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Research on Killer Tornadoes in U.S. Southeast Enters 2nd Year

Thunderstorms in the Great Plains, such as this supercell that produced a tornado near Burwell, Nebraska, June 16, 2014, are different from storms in the southeastern United States. That's why this spring (2017), NOAA scientists and partners are deploying instruments near Huntsville, Alabama, as part of the VORTEX-SE research project.

Tornadoes, some of the most violent storms on the planet, kill more people in the southeastern United States than anywhere else in the country.

This month, NOAA’s National Severe Storms Laboratory kicked-off the second year of VORTEX-SE, a research program designed to understand how environmental factors and terrain in the southeastern U.S. affect tornadoes in that region. VORTEX-SE, shorthand for Verification of the Origins of Rotation in Tornadoes EXperiment-Southeast, will also look at how people learn of the threats posed by these storms and how they respond to protect their lives and property.

This study, which runs March 8 through May 8, brings together 40 physical and social science researchers from 20 research organizations. Scientists will deploy NOAA’s P-3 aircraft, 13 vehicles, five mobile radars, one fixed radar and other instruments in northern Alabama.

So what is VORTEX-SE and the NSSL? 

The Verification of the Origins of Rotation in Tornadoes EXperiment-Southeast (VORTEX-SE) brings together meteorologists, researchers and social scientists to collaborate on a research program looking at the storms and conditions that produce tornadoes in the U.S. Southeast. This research experiment, taking place in 2016 and 2017, will not only take a comprehensive look at tornadic conditions, but will also study the way NOAA National Weather Service forecasters anticipate, detect, and warn for the tornadoes, and how end users receive and respond to forecast information.

VORTEX-SE is an effort to understand how environmental factors characteristic of the southeastern United States affect the formation, intensity, structure, and path of tornadoes in this region. The experiment will also determine the best methods for communicating the forecast uncertainty related to these events to the public, and evaluate public response. In many ways, VORTEX-SE represents a new approach to tornado research in general.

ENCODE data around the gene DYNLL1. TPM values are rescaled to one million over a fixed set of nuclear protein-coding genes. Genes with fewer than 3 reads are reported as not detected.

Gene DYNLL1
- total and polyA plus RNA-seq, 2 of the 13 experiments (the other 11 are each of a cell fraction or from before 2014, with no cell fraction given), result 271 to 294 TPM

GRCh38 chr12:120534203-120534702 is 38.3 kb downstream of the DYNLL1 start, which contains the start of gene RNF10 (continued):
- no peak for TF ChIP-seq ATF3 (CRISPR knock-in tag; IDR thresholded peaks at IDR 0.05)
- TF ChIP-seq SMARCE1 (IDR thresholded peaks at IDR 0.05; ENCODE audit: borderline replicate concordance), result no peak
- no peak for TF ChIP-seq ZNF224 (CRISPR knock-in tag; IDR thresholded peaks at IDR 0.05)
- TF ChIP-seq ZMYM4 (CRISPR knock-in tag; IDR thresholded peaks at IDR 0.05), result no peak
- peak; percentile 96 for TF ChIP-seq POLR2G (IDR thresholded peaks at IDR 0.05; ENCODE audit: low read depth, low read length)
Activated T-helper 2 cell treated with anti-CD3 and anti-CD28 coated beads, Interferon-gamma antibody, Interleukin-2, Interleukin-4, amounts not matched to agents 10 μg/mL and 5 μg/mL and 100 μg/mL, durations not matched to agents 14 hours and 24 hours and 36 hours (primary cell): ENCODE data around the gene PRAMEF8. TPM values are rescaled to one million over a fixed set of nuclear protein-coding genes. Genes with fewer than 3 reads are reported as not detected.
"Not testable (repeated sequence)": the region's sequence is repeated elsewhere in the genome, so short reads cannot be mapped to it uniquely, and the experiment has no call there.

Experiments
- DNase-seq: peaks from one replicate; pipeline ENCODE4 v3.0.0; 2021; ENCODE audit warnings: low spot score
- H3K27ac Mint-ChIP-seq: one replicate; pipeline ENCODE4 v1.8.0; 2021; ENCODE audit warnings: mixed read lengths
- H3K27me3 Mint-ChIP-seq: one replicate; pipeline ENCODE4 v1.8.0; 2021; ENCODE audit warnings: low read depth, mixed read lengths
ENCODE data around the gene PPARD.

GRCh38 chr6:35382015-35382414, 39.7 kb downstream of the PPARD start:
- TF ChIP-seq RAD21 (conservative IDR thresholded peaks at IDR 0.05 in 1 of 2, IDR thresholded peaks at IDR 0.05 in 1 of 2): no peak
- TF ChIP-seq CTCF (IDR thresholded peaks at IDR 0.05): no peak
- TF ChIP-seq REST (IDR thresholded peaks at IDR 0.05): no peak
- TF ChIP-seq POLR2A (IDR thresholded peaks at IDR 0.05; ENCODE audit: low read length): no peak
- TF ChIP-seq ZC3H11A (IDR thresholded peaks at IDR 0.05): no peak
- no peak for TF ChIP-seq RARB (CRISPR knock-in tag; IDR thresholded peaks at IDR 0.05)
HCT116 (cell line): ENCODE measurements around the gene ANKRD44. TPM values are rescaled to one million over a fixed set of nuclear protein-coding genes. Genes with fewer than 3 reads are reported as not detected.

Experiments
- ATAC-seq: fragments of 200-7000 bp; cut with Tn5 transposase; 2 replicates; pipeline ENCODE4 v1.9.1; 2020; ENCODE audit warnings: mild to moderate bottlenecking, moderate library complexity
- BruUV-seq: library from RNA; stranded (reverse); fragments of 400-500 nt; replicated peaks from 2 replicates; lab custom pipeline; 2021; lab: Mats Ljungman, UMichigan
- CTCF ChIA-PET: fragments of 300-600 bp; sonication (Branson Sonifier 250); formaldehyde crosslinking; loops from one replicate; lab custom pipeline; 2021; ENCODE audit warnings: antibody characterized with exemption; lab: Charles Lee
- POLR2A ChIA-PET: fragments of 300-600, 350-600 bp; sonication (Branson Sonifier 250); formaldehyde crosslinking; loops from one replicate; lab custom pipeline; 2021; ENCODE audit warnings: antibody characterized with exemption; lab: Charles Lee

The number of killer tornadoes in the southeastern U.S. is disproportionately large when compared to the overall number of tornadoes throughout the country. Researchers believe this is caused by a series of physical and sociological factors, including tornadoes at night, in rugged terrain, as well as tornadoes occurring before the perceived peak of “tornado season,” during a time of year when storms typically move quickly. Other variables include the lack of visibility, inadequate shelter, and larger population density that increases the vulnerability of residents in this area.

Because of the rate at which technology and scientific knowledge evolve, VORTEX-SE aims to be an experiment that is flexible and can adapt quickly to new ways of making observations, and to new ideas in the atmospheric and social sciences.

This is an exciting opportunity to learn more about tornadoes—still poorly understood in any region—and how people become aware of their threat and respond in ways that can protect their lives and property.

NSSL is the executing partner and lead organization in developing the research program to meet the VORTEX-SE objectives because of our experience during the past 20 years in the previous VORTEX experiments. We have brought together a number of tornado researchers and social scientists, including many from the southeastern U.S., to focus on the most important and urgent areas of research.

VORTEX-SE began in the fall of 2015, when NSSL helped organize a workshop in Huntsville, Alabama, to organize the VORTEX-SE research with an eye toward identifying ways to most effectively build on findings from one year to the next. In spring 2016, NSSL participated in the first field observing campaign in the southeast U.S. focused on understanding how the atmosphere can become locally favorable for tornadoes and how these changes can be better anticipated in the tornado forecast process. In fall 2016, researchers met again to discuss progress and determine priorities for a second field observing campaign to take place in spring 2017 around Huntsville, Alabama.

Check out this video for an easy-to-watch description and walk through of the project:

For WeatherNation: Meteorologist Andy Stein

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